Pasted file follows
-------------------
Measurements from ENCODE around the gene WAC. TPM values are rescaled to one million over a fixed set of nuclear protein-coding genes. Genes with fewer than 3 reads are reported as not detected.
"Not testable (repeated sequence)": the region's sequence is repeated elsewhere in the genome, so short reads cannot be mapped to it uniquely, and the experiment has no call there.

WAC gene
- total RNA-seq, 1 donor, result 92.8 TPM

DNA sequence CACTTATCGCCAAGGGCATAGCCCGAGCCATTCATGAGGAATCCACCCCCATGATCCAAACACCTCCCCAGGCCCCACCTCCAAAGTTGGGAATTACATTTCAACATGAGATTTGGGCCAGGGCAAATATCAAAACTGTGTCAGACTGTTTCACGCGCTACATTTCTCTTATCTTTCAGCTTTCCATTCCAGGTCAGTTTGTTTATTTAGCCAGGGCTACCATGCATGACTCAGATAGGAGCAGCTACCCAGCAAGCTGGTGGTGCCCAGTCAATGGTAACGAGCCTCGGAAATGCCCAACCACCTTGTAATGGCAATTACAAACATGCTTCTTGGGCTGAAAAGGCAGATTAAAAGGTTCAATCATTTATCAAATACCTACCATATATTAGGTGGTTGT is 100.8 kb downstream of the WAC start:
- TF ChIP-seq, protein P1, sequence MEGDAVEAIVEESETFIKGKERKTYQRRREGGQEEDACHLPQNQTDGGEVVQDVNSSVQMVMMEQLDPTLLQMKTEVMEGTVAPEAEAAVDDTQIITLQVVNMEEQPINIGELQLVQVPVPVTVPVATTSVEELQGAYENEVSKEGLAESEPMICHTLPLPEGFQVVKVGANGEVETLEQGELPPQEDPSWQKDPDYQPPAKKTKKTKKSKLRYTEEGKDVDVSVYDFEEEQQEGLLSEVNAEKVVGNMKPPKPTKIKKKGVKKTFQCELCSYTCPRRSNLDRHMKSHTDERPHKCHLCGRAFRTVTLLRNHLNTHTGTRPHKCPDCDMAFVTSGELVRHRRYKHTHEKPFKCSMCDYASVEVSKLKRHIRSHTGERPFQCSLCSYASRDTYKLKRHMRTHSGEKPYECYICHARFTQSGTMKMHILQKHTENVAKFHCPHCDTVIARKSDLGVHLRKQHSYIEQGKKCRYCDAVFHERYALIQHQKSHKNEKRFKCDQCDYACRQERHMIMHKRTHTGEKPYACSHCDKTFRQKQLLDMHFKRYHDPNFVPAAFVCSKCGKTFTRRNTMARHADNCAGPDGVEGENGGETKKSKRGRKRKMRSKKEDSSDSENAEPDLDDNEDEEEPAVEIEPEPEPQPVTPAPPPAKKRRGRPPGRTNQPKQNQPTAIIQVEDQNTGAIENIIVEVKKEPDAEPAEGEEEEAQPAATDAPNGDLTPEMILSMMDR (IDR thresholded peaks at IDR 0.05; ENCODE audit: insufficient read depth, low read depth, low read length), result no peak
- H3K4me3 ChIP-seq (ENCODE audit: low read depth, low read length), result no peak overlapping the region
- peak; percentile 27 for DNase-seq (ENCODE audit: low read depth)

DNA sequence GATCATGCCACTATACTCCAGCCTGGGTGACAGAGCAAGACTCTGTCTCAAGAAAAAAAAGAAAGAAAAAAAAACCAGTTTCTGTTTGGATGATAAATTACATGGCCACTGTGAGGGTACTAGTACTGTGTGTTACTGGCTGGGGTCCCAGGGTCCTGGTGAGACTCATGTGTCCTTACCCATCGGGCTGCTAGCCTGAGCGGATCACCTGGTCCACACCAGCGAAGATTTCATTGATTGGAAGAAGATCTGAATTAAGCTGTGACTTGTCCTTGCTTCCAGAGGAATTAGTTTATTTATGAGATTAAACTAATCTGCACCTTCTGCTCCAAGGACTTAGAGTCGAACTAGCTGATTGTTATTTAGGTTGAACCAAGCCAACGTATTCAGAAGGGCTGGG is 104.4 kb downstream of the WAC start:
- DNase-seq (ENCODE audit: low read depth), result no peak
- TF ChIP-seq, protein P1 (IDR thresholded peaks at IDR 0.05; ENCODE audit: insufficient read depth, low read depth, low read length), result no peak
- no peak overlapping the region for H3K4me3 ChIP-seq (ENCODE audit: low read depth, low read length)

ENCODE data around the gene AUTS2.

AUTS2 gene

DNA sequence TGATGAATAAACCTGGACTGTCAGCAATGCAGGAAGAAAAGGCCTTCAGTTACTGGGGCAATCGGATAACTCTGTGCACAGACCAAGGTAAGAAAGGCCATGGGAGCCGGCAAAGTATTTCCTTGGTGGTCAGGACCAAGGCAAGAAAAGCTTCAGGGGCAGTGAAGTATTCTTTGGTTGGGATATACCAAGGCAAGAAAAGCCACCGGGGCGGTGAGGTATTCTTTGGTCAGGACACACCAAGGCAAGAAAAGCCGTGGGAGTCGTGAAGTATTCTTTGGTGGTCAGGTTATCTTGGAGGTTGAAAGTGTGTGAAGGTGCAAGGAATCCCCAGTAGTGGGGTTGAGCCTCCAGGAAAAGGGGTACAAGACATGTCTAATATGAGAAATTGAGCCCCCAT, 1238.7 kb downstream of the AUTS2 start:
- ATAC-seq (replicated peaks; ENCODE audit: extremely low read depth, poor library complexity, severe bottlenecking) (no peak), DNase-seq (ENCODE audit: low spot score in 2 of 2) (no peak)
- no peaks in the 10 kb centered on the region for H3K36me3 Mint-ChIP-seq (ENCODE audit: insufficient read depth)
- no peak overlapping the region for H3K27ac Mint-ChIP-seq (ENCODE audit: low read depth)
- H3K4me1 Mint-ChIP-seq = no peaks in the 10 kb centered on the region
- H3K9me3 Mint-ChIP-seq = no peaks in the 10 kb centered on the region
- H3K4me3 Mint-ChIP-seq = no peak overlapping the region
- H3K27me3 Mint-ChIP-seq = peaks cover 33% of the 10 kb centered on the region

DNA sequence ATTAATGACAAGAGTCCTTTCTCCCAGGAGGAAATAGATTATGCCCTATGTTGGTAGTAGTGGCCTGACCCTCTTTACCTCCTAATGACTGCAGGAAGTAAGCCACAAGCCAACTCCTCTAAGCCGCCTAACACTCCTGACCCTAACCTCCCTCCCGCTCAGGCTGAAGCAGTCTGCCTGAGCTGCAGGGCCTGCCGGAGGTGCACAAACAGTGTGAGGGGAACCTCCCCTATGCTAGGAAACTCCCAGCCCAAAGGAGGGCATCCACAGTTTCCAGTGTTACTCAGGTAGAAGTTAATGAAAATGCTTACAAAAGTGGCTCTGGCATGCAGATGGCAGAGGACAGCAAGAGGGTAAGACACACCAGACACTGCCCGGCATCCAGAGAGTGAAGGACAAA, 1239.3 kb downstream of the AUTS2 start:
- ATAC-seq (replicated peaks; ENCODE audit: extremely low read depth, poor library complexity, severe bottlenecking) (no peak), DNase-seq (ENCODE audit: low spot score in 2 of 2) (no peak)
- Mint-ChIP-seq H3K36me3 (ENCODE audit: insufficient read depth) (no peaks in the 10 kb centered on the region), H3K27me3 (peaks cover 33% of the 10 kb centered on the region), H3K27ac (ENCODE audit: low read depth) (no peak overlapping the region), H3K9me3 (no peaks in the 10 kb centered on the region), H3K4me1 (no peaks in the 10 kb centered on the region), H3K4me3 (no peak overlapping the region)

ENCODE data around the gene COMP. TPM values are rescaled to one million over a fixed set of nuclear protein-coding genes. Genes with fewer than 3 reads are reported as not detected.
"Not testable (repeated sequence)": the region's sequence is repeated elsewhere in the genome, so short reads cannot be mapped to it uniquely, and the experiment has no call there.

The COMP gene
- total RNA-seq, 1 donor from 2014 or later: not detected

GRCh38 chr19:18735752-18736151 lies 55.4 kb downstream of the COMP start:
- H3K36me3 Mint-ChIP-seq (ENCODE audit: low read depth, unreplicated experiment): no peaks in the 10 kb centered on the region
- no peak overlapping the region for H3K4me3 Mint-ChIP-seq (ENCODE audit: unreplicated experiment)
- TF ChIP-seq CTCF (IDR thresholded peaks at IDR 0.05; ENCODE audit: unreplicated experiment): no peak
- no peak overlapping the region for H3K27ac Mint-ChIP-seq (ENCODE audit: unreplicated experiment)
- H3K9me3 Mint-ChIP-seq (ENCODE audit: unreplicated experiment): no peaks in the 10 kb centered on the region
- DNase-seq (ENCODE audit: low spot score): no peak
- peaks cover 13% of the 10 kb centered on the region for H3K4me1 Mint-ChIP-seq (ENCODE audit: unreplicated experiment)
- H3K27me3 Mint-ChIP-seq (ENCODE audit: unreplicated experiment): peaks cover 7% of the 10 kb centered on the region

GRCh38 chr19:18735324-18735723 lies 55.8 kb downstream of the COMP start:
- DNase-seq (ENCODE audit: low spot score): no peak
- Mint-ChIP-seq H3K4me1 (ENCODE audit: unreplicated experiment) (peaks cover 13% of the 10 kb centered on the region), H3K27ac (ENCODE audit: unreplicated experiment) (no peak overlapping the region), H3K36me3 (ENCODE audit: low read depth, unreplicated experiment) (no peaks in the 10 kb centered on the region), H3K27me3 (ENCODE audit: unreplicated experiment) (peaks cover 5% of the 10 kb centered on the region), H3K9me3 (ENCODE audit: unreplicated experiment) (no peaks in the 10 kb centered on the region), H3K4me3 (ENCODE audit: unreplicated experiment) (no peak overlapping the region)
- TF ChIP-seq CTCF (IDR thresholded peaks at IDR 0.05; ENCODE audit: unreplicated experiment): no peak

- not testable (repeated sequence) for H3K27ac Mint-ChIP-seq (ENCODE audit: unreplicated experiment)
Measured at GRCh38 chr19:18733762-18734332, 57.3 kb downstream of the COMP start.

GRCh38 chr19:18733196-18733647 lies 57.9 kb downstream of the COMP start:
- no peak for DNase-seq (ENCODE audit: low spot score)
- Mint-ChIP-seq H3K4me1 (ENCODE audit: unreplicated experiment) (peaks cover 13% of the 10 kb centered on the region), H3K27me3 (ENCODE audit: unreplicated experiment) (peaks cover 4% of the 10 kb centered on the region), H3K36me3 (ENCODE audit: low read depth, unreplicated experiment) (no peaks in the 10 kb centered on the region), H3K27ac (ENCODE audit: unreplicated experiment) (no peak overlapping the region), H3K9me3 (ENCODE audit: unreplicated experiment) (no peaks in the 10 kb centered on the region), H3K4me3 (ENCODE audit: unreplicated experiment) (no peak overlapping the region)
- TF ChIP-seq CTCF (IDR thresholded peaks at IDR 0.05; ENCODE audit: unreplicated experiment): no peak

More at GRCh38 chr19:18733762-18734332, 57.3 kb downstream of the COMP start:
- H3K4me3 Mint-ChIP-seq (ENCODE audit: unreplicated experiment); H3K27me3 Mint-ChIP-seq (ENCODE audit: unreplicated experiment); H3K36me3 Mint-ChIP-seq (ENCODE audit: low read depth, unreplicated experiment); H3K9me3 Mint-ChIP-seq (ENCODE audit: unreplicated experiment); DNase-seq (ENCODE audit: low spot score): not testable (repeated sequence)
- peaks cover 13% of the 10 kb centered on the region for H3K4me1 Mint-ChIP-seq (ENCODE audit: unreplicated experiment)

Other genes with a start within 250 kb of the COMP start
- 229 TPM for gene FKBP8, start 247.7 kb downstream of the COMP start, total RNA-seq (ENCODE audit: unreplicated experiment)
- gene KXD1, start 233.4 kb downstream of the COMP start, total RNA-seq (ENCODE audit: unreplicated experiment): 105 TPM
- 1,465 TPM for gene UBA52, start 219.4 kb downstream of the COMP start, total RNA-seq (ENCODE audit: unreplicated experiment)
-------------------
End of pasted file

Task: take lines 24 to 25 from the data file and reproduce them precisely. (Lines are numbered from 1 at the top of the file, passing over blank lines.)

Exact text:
- ATAC-seq (replicated peaks; ENCODE audit: extremely low read depth, poor library complexity, severe bottlenecking) (no peak), DNase-seq (ENCODE audit: low spot score in 2 of 2) (no peak)
- Mint-ChIP-seq H3K36me3 (ENCODE audit: insufficient read depth) (no peaks in the 10 kb centered on the region), H3K27me3 (peaks cover 33% of the 10 kb centered on the region), H3K27ac (ENCODE audit: low read depth) (no peak overlapping the region), H3K9me3 (no peaks in the 10 kb centered on the region), H3K4me1 (no peaks in the 10 kb centered on the region), H3K4me3 (no peak overlapping the region)